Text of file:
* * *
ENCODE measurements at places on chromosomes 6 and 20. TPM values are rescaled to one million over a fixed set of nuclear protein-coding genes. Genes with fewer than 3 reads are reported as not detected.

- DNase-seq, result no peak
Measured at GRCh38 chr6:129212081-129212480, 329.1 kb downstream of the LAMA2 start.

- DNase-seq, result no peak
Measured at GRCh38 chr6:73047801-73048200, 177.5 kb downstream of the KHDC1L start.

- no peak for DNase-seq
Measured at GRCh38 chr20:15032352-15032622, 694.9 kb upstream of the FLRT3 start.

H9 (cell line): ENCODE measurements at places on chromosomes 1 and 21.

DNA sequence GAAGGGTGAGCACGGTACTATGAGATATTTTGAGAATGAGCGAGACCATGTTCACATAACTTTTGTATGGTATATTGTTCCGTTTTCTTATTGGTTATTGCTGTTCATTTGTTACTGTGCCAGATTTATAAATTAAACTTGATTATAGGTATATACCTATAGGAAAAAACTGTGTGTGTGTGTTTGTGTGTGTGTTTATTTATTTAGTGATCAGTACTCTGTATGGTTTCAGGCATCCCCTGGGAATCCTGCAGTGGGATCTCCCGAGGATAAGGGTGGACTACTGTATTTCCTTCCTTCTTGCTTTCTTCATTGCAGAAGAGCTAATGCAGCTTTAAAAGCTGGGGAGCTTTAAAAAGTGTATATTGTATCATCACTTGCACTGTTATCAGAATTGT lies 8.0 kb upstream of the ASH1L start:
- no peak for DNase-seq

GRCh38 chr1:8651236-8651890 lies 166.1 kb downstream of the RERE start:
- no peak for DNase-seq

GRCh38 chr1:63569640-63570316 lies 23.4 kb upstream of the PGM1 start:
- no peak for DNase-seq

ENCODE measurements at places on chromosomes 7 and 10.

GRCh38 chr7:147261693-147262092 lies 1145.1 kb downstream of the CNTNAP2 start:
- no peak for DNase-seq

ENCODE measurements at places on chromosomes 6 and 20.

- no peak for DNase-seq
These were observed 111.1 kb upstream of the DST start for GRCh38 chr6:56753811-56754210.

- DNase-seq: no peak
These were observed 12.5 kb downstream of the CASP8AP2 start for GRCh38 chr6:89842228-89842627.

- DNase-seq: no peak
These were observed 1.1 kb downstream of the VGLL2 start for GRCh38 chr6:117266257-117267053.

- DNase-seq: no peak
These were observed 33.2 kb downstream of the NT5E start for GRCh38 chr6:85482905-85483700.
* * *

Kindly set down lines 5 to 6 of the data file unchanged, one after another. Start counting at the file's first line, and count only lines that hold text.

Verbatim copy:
Measured at GRCh38 chr6:73047801-73048200, 177.5 kb downstream of the KHDC1L start.

- no peak for DNase-seq